Scholarships are a vital piece of the financial aid puzzle. According to Sallie Mae’s most recent How America Pays for College report, nearly half of all families used scholarship aid when it came to paying for college—and scholarships and grants covered 35 percent of the total cost of higher education. That makes scholarship aid the single largest resource that families are using to pay for school. And it also means that, as scholarship providers, we need to ensure those millions of...
By Joan Cronson
Growing up in a small town in Mississippi in a single-parent household, Jaquaious (Jay) Little had limited access to resources and experienced lots of change. His mother and father broke up very early on in his life. His mother later married and divorced his stepfather when he was in first grade. She completed college with a degree in education and became a preschool teacher to support their family.
“My mother told me that education is a great equalizer,” Jay said. “Her...
By Jack Ross
Kaylee Logan learned how to keep busy at a young age. She was playing roller hockey at age three and got involved with 4-H at age ten. That led to joining FFA as a teenager, and her passion for helping others and serving her community has only continued to grow.
By Emilee Tullar
It is a long road from a rough neighborhood in Savannah, Georgia to the executive suite, but that’s Chantel Lewis-Cummings’ path.
When she was just two years old, Chantel's father was killed. She moved in with her grandmother in Savannah. A few years later her grandmother's health began to decline and she lost her job. With no income, they were evicted and had to move into Chantel's great-aunt's basement. That was when Chantel's mother, who had been away at school, moved...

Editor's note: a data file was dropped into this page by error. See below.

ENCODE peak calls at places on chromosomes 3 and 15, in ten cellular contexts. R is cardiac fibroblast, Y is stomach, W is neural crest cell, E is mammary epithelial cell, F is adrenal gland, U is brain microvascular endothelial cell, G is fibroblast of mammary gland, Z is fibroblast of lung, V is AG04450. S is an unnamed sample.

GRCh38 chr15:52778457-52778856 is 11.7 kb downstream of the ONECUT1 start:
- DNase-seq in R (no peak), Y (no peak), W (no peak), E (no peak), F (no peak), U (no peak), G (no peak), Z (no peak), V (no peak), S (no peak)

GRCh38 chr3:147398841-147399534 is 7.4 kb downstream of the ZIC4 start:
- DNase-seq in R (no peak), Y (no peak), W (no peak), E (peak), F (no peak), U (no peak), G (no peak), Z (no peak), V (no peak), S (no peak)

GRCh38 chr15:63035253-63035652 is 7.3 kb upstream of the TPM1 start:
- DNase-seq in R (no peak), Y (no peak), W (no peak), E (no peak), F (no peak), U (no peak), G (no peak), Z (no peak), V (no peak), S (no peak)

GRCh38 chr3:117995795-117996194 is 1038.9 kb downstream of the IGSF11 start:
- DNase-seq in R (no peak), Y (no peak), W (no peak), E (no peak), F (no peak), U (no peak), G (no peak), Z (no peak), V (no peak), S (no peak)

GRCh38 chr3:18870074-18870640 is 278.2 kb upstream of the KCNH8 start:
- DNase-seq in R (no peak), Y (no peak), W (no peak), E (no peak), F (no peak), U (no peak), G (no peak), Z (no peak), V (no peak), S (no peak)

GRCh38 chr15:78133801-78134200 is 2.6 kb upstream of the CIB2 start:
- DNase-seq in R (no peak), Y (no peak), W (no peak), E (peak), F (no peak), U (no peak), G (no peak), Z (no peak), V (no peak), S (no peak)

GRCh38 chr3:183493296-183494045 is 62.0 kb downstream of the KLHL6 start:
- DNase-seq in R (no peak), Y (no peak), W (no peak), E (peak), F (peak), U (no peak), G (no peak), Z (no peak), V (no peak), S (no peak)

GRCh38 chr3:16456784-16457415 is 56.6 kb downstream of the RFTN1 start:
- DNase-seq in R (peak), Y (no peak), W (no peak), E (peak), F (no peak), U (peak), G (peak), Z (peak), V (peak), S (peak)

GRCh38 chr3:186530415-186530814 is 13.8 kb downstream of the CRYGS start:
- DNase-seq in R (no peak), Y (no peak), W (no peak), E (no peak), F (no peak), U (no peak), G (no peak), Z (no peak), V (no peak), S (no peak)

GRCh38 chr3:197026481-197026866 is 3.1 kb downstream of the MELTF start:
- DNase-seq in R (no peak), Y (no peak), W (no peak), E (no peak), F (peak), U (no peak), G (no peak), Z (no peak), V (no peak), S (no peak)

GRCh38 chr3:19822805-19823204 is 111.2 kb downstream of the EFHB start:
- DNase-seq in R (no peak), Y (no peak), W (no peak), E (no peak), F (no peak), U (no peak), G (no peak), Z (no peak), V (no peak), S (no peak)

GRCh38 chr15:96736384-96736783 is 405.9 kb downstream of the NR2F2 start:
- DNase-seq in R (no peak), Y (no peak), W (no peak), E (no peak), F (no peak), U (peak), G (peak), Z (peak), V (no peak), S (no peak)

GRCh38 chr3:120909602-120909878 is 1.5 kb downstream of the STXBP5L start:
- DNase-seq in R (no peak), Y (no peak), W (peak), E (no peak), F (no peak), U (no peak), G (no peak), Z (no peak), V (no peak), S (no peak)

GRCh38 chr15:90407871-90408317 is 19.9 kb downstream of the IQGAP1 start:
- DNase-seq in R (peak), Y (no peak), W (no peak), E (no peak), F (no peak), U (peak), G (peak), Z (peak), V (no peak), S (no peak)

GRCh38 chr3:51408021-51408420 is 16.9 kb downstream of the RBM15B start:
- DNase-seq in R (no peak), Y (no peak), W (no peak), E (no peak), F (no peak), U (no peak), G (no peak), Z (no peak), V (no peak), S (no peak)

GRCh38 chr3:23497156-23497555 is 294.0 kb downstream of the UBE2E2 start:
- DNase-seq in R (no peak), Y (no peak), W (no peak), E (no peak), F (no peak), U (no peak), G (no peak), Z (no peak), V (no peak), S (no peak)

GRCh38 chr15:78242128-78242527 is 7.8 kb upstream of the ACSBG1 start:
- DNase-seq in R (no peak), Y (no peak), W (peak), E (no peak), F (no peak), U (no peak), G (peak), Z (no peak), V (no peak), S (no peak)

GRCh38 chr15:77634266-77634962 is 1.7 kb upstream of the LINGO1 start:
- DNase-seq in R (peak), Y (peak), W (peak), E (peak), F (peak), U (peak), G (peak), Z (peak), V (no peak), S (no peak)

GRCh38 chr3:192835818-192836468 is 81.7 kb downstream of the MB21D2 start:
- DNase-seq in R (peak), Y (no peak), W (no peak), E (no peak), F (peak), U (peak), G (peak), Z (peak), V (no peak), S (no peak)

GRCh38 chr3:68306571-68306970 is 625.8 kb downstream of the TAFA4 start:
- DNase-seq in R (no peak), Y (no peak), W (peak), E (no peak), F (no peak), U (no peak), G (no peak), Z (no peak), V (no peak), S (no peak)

There’s an old piece of wisdom that “being rich means you don’t have to think about money.” The source of that quote is long lost, but it remains as true as ever—and for too many students and families, the opposite is equally true. If you’re struggling with finances, money is never far from your mind. Higher education is a way out; unfortunately, the very financial stress students are trying to escape can make it harder to earn a degree. Can scholarships and support services help students...
By Emilee Tullar
The saying "nothing is impossible" characterizes Denis Cruz and his philosophy on life. Born in Honduras, Denis spent his childhood in a small village with his mother. The entire village lived in poverty, but Denis's family was among the poorest of the poor. In order to provide for her family, Denis's mother took a job in Spain, leaving him to live with his grandmother.
By Krista Amundson
Navigating how to pay for college may seem like an overwhelming task – especially if you are a first-generation college student. You may feel like you have been dropped into in a maze of loans, scholarships and grants where a wrong turn could end in a huge loan bill at the end of your studies.
By Emilee Tullar
Our circumstances—where we’re born, our family’s history, our economic status—play an outsized role in shaping our identity in the world. For Rachel Muir, those circumstances weren’t the ones that usually lead to higher education.
Preparing for higher education is one of the most stressful times in a student’s life. Between classes, standardized tests, admission deadlines, scholarship applications and financial aid forms, the junior and senior years of high school are a whirlwind. It’s all too easy to be overwhelmed—and that makes students all too vulnerable to financial aid and scholarship scams.
Twenty years ago, the National Science Foundation began using the acronym “STEM” as an easy-to-remember shorthand for the wide range of academic disciplines in science, technology, engineering and math.